young American Christians, by the thousands, are rejecting a religion that tells them to reject science. Many respondents to the Gallup survey apparently perceive the choice to be between evolution and God, rather than between evolution-without-God and evolution-with-God.

Scot McKnight has a slightly different interpretation of the Gallup data. McKnight points out that in all age groups, unguided evolution tracks pretty closely with the number of “nones” in each group. In the graphic below, McKnight inserted the “nones” data next to the “evolution” data:

Gallup-Poll-on-Evolution-by-age-newApparently the under-30 nones aren’t the only ones rejecting a religion that tells them to reject science.

But contrary to Giberson, McKnight sees a reason for optimism in this fact: the under 30 group is the only group that favors God-guided evolution over young earth/special creation. McKnight is hopeful for the acceptance of “evolutionary creation” in the emerging adult generation.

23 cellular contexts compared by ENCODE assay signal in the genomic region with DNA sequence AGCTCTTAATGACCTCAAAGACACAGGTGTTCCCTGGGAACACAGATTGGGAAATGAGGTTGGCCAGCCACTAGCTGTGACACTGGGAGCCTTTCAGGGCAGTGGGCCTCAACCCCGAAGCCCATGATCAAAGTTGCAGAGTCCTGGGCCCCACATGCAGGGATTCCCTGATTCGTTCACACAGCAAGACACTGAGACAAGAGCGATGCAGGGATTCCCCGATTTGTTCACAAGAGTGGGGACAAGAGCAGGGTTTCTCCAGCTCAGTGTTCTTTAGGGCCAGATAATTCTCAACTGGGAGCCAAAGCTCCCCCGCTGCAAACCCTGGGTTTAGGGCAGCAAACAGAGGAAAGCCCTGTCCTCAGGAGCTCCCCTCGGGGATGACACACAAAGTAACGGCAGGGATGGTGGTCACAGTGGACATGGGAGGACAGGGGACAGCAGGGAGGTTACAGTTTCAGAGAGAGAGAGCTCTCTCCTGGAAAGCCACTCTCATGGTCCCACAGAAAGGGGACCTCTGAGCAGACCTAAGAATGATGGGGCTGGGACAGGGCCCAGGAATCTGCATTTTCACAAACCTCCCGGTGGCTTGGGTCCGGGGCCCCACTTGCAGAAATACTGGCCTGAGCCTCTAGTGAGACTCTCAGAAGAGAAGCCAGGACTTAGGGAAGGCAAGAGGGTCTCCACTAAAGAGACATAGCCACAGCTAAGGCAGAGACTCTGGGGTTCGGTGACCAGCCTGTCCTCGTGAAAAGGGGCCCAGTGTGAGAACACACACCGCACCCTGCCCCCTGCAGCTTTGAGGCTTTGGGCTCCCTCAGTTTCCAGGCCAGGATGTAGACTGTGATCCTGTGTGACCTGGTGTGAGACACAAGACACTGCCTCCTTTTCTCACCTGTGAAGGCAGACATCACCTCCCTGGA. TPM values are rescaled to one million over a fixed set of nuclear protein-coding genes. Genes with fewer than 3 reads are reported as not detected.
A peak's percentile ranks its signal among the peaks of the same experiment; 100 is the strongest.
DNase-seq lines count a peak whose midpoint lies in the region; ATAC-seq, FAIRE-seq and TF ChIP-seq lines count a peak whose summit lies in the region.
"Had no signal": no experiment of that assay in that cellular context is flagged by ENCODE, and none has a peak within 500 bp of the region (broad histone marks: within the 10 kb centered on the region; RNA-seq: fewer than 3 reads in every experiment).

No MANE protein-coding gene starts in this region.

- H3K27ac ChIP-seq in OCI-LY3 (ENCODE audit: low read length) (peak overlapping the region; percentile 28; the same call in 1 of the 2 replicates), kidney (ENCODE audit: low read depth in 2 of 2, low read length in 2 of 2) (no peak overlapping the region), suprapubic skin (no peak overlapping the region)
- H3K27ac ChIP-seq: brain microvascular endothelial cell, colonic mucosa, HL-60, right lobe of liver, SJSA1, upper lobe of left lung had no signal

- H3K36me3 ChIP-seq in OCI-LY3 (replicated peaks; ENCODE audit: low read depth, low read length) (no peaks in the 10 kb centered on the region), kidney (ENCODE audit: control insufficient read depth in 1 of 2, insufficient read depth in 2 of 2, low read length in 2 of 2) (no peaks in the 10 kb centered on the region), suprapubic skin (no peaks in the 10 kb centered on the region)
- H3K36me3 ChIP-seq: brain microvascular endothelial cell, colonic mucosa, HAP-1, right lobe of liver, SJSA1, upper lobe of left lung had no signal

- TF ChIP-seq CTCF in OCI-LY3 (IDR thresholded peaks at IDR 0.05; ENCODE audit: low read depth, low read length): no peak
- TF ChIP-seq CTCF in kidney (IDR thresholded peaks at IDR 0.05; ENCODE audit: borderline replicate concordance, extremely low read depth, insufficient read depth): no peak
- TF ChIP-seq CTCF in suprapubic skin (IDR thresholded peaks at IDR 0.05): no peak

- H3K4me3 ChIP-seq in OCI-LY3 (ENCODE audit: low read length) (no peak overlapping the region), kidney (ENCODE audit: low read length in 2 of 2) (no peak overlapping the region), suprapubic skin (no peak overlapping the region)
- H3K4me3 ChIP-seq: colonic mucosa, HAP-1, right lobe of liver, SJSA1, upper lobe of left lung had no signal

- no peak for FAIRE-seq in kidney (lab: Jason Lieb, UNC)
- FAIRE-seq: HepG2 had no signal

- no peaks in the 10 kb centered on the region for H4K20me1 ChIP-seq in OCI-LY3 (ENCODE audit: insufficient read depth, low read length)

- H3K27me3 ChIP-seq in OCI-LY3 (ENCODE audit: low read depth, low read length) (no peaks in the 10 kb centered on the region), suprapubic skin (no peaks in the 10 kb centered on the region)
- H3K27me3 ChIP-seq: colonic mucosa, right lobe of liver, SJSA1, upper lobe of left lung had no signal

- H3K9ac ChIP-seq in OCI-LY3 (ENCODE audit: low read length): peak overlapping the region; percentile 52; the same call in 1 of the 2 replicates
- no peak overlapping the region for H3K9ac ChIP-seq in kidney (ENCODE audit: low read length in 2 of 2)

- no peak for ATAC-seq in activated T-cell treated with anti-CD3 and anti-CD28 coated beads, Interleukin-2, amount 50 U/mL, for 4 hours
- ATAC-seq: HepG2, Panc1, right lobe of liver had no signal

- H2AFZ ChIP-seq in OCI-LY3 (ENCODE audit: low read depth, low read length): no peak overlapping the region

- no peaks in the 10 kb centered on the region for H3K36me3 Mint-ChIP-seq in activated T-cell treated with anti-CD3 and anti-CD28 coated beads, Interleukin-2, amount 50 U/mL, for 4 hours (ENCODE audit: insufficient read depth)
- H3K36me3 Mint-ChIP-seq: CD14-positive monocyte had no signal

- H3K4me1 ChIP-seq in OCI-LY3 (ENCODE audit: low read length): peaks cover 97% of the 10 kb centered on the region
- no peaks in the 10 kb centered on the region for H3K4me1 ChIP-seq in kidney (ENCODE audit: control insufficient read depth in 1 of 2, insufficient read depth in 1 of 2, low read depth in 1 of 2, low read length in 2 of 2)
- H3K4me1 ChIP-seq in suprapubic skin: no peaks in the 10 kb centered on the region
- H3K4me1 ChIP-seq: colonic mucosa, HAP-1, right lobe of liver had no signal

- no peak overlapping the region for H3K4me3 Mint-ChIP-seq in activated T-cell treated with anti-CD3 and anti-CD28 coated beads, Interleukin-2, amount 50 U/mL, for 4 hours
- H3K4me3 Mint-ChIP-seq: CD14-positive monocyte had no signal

Why They Left

The five-year study by David Kinnaman and the Barna Group haunts me. Kinnaman studied young adults who, though raised as regular churchgoers, left church after their teens. Kinnaman’s book You Lost Me: Why Young Christians are Leaving Church and Rethinking Church details the study.

Here’s Kinnaman:

No single reason dominated the break-up between church and young adults. Instead, a variety of reasons emerged. Overall, the research uncovered six significant themes why nearly three out of every five young Christians (59%) disconnect either permanently or for an extended period of time from church life after age 15.

And on that list of six significant themes?
This:

Churches come across as antagonistic to science.

Although it is encouraging that more young adults favor “evolutionary creation” over young earth creationism, we can’t ignore the fact that overall, young adults are leaving their faith and fueling the rise of the “nones”.